Nordvis Re-Issues: Skogen: Tervahäät: Draugurinn
Here we have three re-issues from the Nordvis camp. And all three seem to be centred around nature.
We begin with Skogen and the re-issue of their out of print 3rd album, Eld, which is now available on cd and vinyl… and not forgetting the nice new range of shirts and hoodies, which I’ll finally get around to ordering very soon.
I was mightily impressed with the Svitjod re-issue from last year and Eld is a worthy successor to that classic album. Although Eld isn’t such an instant success with my ears and it’s an album that requires more listens before everything sinks in.
I don’t think the differences are that pronounced, but Eld has a darker feel overall, and songs like Apokalypsens Vita Dimma are just slightly more complex. But once you’ve played the album a few times, it all falls into place very nicely.
The album mixes up Black and Pagan Metal. I’m sure people will argue over which genre Skogen belong in, but for me, it’s somewhere between the two, also with some Folk influences, but more of a sitting round the campfire feel than the hippy side of the genre.
But whatever you want to call them, Skogen are masters of their trade and I wouldn’t have known had it not been for the re-issues. And I’ll say the same as I did with my Svitjod review. If you missed Skogen the 1st time around, don’t make the same mistake twice.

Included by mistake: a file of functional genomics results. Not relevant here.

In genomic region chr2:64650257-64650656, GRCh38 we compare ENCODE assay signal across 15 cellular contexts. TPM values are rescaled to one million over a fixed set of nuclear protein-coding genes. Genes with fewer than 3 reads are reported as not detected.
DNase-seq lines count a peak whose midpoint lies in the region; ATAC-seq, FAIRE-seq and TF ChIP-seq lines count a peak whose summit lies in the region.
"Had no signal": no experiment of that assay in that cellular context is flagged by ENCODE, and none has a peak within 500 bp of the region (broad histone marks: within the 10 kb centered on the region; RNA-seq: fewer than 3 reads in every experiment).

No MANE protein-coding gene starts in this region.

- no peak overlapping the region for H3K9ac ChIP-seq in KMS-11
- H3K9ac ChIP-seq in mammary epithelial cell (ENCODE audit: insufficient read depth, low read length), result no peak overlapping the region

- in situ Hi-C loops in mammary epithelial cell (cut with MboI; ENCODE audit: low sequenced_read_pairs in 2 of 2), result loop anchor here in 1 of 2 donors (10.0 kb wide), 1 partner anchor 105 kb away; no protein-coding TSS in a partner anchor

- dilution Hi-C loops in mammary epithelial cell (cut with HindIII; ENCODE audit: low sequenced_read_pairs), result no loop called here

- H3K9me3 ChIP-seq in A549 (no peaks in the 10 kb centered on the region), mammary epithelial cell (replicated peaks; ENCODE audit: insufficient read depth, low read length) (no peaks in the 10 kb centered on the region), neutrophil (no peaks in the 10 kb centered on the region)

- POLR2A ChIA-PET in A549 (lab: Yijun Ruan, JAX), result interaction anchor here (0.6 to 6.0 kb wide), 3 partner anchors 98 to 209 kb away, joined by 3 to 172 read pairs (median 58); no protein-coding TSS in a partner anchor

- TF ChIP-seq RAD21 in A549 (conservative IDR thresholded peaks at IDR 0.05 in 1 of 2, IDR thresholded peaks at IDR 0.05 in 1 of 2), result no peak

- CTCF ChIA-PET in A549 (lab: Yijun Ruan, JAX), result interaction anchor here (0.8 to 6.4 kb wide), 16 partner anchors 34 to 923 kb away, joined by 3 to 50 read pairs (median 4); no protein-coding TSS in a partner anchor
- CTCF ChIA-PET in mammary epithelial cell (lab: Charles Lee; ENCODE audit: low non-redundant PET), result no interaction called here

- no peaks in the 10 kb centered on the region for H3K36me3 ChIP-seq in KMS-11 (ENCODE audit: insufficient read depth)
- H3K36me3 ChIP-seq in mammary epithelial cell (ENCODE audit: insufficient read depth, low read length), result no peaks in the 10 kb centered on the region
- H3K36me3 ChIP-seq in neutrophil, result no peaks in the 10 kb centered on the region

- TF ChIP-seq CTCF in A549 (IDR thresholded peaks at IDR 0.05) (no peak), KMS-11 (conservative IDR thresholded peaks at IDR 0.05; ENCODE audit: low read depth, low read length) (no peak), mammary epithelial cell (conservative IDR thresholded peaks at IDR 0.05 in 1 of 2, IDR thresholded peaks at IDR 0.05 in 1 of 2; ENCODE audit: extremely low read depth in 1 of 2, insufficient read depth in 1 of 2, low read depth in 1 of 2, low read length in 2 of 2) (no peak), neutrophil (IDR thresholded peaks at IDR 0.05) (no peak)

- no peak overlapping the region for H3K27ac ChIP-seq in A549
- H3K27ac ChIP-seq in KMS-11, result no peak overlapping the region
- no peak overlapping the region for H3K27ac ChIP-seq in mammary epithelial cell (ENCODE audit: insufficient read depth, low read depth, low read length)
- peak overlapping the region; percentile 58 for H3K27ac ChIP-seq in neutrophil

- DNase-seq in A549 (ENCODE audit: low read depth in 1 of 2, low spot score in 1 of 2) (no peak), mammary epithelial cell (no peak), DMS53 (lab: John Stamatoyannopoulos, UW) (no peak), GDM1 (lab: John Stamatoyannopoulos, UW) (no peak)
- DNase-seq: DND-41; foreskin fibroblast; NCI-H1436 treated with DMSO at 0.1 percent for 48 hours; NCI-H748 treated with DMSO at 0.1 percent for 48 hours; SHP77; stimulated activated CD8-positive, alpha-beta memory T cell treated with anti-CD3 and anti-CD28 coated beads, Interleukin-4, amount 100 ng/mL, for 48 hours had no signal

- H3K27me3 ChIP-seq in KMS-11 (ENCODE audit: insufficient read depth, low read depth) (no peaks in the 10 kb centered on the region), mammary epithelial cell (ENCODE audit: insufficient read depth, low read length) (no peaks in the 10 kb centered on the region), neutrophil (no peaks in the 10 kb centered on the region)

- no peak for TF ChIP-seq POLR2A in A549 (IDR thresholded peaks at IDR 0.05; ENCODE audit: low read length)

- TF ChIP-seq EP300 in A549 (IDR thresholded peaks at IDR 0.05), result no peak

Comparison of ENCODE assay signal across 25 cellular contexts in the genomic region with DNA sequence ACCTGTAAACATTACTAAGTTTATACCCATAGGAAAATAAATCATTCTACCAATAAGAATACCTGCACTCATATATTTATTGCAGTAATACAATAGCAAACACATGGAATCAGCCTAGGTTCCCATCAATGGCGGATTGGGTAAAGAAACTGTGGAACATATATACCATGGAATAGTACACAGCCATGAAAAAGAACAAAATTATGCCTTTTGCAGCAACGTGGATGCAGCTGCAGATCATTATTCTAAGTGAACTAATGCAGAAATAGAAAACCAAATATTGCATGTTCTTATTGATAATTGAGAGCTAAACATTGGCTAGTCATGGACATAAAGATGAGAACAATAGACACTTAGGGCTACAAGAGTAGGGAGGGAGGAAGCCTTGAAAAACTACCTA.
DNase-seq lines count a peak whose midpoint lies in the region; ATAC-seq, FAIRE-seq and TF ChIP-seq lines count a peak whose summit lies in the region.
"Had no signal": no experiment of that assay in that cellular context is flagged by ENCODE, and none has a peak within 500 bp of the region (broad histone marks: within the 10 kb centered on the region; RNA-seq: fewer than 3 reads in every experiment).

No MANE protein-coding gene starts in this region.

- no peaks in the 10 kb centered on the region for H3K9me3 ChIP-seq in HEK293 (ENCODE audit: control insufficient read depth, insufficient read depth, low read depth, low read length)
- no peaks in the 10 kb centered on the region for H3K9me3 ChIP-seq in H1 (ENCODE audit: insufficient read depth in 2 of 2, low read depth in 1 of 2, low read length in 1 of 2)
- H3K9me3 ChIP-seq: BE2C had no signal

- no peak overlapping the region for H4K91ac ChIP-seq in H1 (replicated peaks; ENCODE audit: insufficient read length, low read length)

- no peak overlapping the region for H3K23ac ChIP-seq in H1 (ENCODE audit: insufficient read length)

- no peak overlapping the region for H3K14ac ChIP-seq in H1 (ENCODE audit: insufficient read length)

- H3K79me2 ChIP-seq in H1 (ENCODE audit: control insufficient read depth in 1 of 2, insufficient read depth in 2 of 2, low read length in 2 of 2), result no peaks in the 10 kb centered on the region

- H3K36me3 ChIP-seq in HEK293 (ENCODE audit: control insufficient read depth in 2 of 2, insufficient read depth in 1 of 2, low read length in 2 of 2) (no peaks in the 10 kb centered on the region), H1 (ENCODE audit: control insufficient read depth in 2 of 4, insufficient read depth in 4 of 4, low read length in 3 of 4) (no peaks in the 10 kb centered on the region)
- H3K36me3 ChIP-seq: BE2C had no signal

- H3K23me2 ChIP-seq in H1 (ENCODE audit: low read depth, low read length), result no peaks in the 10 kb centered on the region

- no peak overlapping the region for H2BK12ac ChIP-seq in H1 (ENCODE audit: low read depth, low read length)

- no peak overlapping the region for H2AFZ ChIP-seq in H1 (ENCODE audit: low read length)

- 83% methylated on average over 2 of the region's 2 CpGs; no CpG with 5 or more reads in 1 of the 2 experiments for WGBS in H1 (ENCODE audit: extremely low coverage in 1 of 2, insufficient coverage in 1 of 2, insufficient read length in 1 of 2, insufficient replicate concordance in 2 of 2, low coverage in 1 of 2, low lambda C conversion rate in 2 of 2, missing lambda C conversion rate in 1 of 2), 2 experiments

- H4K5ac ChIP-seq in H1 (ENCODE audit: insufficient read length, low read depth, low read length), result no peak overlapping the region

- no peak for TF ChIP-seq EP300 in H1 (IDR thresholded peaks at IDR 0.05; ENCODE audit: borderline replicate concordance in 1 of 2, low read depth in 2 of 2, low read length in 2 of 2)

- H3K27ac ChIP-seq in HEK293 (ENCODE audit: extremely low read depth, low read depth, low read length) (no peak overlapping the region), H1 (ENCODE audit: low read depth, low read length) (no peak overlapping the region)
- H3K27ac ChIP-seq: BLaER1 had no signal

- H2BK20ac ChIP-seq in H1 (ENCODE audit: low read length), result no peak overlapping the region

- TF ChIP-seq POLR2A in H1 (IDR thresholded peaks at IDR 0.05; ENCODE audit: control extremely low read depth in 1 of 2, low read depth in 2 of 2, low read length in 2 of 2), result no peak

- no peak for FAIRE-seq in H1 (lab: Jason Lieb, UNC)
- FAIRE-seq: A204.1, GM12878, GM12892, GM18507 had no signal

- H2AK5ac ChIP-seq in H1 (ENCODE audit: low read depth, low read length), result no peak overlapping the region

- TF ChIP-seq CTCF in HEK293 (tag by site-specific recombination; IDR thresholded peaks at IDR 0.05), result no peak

Following on from the 2015 vinyl re-issue of Tervahäät’s self-titled debut, Nordvis are giving the bands second album, Kalmonsäie, the same treatment. Limited to 222 copies.
From the dark wintry feel of their debut, Tervahäät have continued the feeling of being stuck in a cold Finnish forest. But dare I say it, Kalmonsäie feels like a much happier album.
From the ritualistic chanting and the twanging of whatever string instrument it may be, a banjo or Shamanic equivalent, I don’t think you can top the uplifting feel of the title track. I may love my Metal, but I also love to drift off into another world with the Dark Folk/Dark Ambient feel of albums like this.
The spell is broken with track 4, Lumelleluvattu, which contains a Black Metal vocal diatribe over Gothic guitars (which remind of of something Siouxsie And The Banshees might create). The sound of hate over a calming backdrop works very well, as does everything else they do on this album.
It may be a re-issue, but this is my favourite (non-Metal) album of the year so far.
Last up, it’s Draugurinn and a re-issue of the 2011 album, Myrkraverk.
Hailing from Sweden, but with her music focussing on ancient Icelandic traditions, Draugurinn has created a stunning minimalist palette of dark ambience and mesmerizing rituals.
Sometimes it’s just a beating drum over droning atmospherics, but despite its simplicity, it’s a captivating listen. There’s always a sense of foreboding about the music, and I think that’s what keeps your attention throughout some of the very long pieces.